Reliability

The reliability of the IDCV was evaluated with regard to the homogeneity of the items, that is, the internal consistency (estimated by the Cronbach's alpha coefficient) and regarding the stability of the measure (test-retest) by the ICC.

Values estimated by the Cronbach's alpha were satisfactory for most of the domains, except for the domain Adaptation to the disease. In the Physical impact of disease – symptoms domain, alpha = 0.58 was observed and a total-item score correlation of low magnitude was observed for item 12 (r = 0.34). However, the elimination of this or other items did not improve the Cronbach's alpha in the respective domain(Table 3).

Table 3 - Mean, item-total correlation and Cronbach’s alpha coefficient of the Instrument Impact of the Disease on the Daily Life of Patients with Valvular Disease (IDCV) on heart failure – Campinas, 2010-2012  

Variable Item-total correlation Cronbach’s Alpha Cronbach’s Alpha(if item deleted)
Physical impact of the disease – symptoms 0,58
Item 11. Because of the heart problem I have severe shortness of breath 0,43 0,42
Item 12. Because of heart problem I feel very tired 0,35 0,54
Item 13. Because of the heart problem I have periods of dizziness 0,42 0,48
Impact of the disease on daily activities 0,75
Item 5. I live well with my heart problem 0,34 0,76
Item 7. After I’ve had the heart problem I started to be afraid that something could happen to me 0,58 0,68
Item 9. Because of the heart problem, I have difficulty sleeping 0,49 0,72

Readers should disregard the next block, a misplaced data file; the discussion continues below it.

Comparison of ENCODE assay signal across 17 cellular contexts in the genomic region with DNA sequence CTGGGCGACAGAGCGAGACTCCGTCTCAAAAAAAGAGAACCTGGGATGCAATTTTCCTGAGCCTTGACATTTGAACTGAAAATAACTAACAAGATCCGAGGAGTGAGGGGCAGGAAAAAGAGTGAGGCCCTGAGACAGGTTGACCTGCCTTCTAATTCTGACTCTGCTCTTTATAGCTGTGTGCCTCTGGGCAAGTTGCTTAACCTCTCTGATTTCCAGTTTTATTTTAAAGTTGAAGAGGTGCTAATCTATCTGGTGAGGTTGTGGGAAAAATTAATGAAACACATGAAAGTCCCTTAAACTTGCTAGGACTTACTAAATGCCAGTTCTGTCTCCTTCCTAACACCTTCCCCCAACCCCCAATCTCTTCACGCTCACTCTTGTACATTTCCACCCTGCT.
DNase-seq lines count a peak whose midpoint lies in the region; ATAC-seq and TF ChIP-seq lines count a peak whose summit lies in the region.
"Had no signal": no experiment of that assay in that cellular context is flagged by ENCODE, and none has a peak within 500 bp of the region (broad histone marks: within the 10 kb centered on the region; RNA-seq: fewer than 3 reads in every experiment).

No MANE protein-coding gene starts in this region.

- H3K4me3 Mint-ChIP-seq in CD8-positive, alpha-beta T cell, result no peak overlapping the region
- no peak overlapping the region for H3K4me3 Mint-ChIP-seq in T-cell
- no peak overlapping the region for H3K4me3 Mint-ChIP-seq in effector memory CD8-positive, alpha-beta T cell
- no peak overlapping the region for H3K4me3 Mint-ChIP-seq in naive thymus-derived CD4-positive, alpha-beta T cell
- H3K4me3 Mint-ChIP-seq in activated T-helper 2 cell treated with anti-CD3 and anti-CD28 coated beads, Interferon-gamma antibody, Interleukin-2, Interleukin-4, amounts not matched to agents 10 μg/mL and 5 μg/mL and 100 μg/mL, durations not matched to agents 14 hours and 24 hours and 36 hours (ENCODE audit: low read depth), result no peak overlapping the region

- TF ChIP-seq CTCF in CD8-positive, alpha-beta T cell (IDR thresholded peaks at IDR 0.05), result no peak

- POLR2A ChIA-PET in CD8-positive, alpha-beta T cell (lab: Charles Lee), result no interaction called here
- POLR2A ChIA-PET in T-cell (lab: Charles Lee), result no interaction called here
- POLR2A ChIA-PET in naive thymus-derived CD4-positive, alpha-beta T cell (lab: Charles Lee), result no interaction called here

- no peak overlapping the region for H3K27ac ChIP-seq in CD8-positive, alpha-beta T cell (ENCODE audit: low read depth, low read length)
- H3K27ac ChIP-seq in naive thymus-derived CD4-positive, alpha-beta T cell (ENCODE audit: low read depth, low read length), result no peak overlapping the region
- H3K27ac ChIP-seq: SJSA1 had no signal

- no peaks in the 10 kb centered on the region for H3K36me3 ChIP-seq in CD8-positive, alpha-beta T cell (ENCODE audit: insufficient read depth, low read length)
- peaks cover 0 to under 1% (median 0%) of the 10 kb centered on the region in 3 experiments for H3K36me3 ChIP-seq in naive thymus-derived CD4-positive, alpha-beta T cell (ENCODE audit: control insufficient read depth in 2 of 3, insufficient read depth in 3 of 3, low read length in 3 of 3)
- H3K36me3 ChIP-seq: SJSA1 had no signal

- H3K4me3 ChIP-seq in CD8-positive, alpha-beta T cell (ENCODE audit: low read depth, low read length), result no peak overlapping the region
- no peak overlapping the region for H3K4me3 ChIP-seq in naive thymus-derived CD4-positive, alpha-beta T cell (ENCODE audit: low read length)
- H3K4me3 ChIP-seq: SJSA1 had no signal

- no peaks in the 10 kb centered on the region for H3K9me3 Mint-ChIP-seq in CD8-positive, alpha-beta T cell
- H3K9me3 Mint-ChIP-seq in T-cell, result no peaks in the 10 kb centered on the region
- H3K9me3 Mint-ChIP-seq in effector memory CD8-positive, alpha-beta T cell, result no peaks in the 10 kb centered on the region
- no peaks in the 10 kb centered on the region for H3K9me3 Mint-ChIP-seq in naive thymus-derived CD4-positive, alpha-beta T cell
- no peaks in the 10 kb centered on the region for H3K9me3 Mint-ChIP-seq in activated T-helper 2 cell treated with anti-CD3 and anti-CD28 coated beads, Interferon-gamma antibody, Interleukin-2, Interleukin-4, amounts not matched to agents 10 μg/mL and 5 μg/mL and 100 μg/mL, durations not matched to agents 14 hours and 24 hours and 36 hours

Item 10. Because of the heart problem, it feels very difficult to perform my daily living activities 0,54 0,70
Item 14. Having a problem in my heart makes me worried 0,66 0,65
Social and emotional impact of the disease 0,82
Item 2. The heart problem makes me dependent on other people 0,60 0,80
Item 3. The heart problem affected my ability to work as before 0,64 0,77
Item 4. Now I am more irritable and nervous because of the heart problem 0,67 0,76
Item 6. I feel very distressed, after I’ve had the heart problem 0,67 0,76
Adaptation to the disease -0,13
Item 1. After I had this heart problem I began paying more attention to my health -- -
Item 8. My sex life is the same as before the heart problem -- -
IDCV Total 0,87

Regarding the stability of the measure, an ICC > 0.96 was observed, for the majority of the domains, except for Adaptation to the disease domain. Items that demonstrated lower ICC values were: Item 5 - I live well with my heart problem (ICC = 0.73), followed by item 8 - My sex life is the same as before the heart problem (ICC = 0 85) (Table 4).

Table 4 - Intraclass correlation coefficients (ICC) and respective 95% confidence intervals (95% CI) of the Instrument Impact of the Disease on the Daily Life of Patients with Valvular Disease (IDCV) when applied to patients with heart failure – Campinas, 2010-2012.  

Variable ICC* IC95%†
Physical impact of the disease – symptom 0,96 0,94-0,97
Item 11. Because of the heart problem I have severe shortness of breath 0,90 0,85-0,93
Item 12. Because of the heart problem I feel very tired 0,88 0,82-0,92
Item 13. Because of the heart problem I have periods of dizziness 0,95 0,92-0,96
Impact of the disease on daily activities 0,97 0,96-0,98
Item 5 I live well with my heart problem 0,73 0,62-0,82
Item 7. After I ‘ve had the heart problem I started to be afraid that something could happen to me 0,94 0,92-0,96
Item 9. Because of the heart problem I have difficulty sleeping 0,93 0,90-0,95
Item 10. Because of the heart problem, it feels very difficult to perform my daily living activities. 0,93 0,89-0,95